Imperfect Lent

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Confession. Yeah, it’s been awhile since I’ve been. I know. I know. It’s Lent. And a Year of Mercy. I know that too. But… Hey, I have my reasons why I haven’t been in a couple years. They aren’t particularly good reasons, but they’re mine.

But I decided that maybe this year for Lent, I might actually try living the penance I’ve been given more than once and by several different confessors: to lighten up on myself, even just a little bit. That’s really not so easy for me to do but there have been days when I’ve managed to pull it off. I actually let myself skip a couple of minor homework assignments in spite of the ding it might put in my grade. Yeah – me – the perfectionist. Crazy right? There was so much going on and trying to juggle it all was making life too crazy. So I actually let an assignment go. More importantly, I let an assignment go and didn’t beat up on myself for it. That’s the hard part. To simply let it go. And I can’t say I’ve completely let it go and never looked back. I still know the grades in all three of my classes averaged out to two decimal places. But I also know that when one of those classes is a bit lower than it could have been, that I’m not going to freak out over it or drive myself batty trying to fix it. It’s just going to be what it is and I will be okay with that.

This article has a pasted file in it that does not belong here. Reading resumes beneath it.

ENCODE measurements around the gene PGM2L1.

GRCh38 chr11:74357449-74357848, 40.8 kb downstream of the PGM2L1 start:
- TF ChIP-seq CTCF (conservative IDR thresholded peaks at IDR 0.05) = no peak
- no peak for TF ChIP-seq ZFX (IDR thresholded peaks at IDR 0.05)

Part of the juggling act the last two weeks included my younger son, Eugene, needing to get glasses. He only needs them for distance but that will mean wearing them to school. He loves being able to see stuff across the room and he hates wearing glasses. During that ride home from the eye doctor, wearing his new glasses for the first time, his non-stop running commentary was something I won’t soon forget. A snippet of that conversation went something like this:

Eugene: But if I take these off, now I can’t see.

Me: You couldn’t see anyway. That’s why you got glasses.

Eugene: Ack!! I’m cursed!! I can’t not wear them!!

Painful grammar aside, I know what he means. Sometimes, the way we see things changes and to go back to seeing them the old way wouldn’t make a lick of sense. Kind of like me finally seeing that my whole world isn’t going to go to hell in a hand-basket because I allowed myself to be a normal, imperfect human being. That can’t be unseen. And I know that because I tried. Yes. Really. And I’m adding that to the list of things I will no beat up on myself for doing and let that be what it is.

So what about Confession?  Lent isn’t over yet. I’ll get there. I just need to let go of my not-particularly-good reasons. For Christmas, I bought myself an Anglican rosary. The story behind that will be another post for another time. But for Lent, the prayer that I have prayed most often on those beads is from Julian of Norwich. All shall be well and all shall be well and all manner of thing shall be well.

 

 

Spiritually Honest